Note: In his book “Actionable Agile Metrics for Predictability”, my colleague Dan Vacanti expands on my FedEx example while discussing further the notion and benefits of “slack” in the software development context. You’ll find this discussion in Ch. 13 Pull Policies.

“The beauty of using a flow system and a visual control is that we can measure cycle time and we can observe context…

The trappings of false certainty we gave ourselves in previous methodologies are being replaced with the comfort of graspable variation in kanban…

We now see knowledge work for what it is – a chaotic system that is fully manageable and understandable by its outputs and contexts, but very much unknowable by its actions and specifics.”

– Jim Benson, Sep 2011

The title of this post contains an answer and a question. However, it’s a “question” that prompted the answer part of this title, and my recollection of how both came to me originally, that I’m interested in sharing in this post and hope you find interesting if not amusing. As for providing an “answer” to the question part of this post’s title, that I’ll leave entirely to you.

Who Mentioned Variability?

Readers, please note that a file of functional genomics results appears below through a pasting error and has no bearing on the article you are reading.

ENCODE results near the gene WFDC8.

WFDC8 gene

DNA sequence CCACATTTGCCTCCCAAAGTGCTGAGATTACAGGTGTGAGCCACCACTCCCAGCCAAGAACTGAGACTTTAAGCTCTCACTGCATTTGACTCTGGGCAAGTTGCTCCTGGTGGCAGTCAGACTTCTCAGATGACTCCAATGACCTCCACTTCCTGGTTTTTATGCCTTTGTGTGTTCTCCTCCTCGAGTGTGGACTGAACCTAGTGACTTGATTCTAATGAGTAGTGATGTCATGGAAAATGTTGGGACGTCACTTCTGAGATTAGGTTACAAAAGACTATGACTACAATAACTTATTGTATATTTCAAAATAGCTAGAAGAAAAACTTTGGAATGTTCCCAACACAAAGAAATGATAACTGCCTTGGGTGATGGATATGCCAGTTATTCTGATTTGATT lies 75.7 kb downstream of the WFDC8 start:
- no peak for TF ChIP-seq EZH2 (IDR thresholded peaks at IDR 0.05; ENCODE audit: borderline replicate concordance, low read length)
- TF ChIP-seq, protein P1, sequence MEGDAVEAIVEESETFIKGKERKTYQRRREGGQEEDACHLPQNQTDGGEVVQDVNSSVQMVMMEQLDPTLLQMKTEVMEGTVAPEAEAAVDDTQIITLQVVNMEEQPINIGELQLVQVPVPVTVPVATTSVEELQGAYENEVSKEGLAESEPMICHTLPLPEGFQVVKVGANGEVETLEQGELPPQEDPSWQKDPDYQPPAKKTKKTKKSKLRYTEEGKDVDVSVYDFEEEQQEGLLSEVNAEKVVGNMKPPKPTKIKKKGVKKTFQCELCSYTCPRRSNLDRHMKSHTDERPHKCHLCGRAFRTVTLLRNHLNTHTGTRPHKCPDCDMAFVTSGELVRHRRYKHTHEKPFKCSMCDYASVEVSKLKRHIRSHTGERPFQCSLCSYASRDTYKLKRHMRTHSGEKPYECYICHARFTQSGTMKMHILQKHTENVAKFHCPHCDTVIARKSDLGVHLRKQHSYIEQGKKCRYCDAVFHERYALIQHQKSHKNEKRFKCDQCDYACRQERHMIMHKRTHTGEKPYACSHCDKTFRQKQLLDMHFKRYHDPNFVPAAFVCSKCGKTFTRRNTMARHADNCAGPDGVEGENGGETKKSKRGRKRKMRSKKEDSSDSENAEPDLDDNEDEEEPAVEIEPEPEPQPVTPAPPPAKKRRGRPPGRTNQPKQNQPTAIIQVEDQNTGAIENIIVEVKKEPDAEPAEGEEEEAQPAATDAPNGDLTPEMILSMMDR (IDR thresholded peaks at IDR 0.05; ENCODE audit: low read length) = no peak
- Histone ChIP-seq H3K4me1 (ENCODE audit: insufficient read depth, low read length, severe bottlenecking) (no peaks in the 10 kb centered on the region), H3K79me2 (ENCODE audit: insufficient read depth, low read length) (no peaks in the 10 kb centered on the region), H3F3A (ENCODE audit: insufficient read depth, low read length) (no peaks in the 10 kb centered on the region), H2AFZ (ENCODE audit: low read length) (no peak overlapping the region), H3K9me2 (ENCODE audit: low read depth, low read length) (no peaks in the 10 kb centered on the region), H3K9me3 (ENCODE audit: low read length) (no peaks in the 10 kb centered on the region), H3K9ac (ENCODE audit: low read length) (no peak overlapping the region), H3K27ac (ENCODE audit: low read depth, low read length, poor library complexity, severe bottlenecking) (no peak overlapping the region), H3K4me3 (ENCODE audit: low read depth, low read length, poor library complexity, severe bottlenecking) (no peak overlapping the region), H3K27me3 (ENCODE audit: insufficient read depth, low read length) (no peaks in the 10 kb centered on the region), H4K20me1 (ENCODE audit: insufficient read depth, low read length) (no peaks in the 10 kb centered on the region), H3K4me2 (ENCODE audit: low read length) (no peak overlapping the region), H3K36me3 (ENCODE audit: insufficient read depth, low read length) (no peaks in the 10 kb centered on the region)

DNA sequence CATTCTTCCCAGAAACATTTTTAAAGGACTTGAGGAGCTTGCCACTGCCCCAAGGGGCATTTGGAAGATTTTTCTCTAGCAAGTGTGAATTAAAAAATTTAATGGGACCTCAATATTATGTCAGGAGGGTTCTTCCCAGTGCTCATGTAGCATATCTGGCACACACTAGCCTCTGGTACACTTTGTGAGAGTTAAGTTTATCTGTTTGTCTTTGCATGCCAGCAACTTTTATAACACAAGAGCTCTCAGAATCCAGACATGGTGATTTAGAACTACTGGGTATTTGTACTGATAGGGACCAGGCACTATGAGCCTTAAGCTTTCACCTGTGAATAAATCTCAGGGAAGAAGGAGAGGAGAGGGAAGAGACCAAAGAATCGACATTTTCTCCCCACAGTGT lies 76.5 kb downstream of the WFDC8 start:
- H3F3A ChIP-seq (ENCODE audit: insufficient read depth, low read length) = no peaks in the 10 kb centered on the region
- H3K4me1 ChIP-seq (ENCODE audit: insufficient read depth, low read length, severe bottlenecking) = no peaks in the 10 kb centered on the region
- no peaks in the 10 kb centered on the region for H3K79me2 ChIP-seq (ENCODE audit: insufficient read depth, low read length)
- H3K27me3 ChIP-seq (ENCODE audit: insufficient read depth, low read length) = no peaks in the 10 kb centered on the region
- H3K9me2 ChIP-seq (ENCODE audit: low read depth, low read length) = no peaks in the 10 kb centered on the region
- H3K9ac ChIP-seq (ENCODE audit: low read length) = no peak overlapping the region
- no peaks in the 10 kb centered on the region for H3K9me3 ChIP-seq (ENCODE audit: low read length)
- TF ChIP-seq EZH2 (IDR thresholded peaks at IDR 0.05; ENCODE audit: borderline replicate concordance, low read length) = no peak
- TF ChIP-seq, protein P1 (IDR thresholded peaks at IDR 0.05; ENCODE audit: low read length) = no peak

This summer I had an opportunity to help out with a training class introducing the kanban method to a few members from several teams that all worked in a software development and operations support context. On the second day of this training we came to a section titled “Understanding Variability.” As the class began discussing why this might be important, I couldn’t help but flashback to a time when I heard my wife shout “It’s Slack! Who can’t see that?”, as she was watching a TV program in our family room. I’m sure at the moment of my flashback, more than a few in the training classroom wondered how I could be enjoying the discussion so much, while I sat there listening with a big smile on my face, chuckling a bit, as if I was somewhere else hearing a comic telling his latest and greatest jokes. The truth was, I was somewhere else for the moment.

The year 2009 was coming to an end, and it was a few days before New Year’s Eve. I was at home in the loft sitting at my computer reading or writing something, when I heard my wife shout from below “It’s slack! Who can’t see that?” as she walked out of the family room. The tone in her voice hinted it was the “Who can’t see that?” part that she was most excited and proud to share right at that instant. However, I was much more interested in knowing the yet unknown question that prompted her to excitedly shout “It’s slack!” It was obvious too, she had more to share with me right then, something I’ll now share a bit about with you. (continue reading…)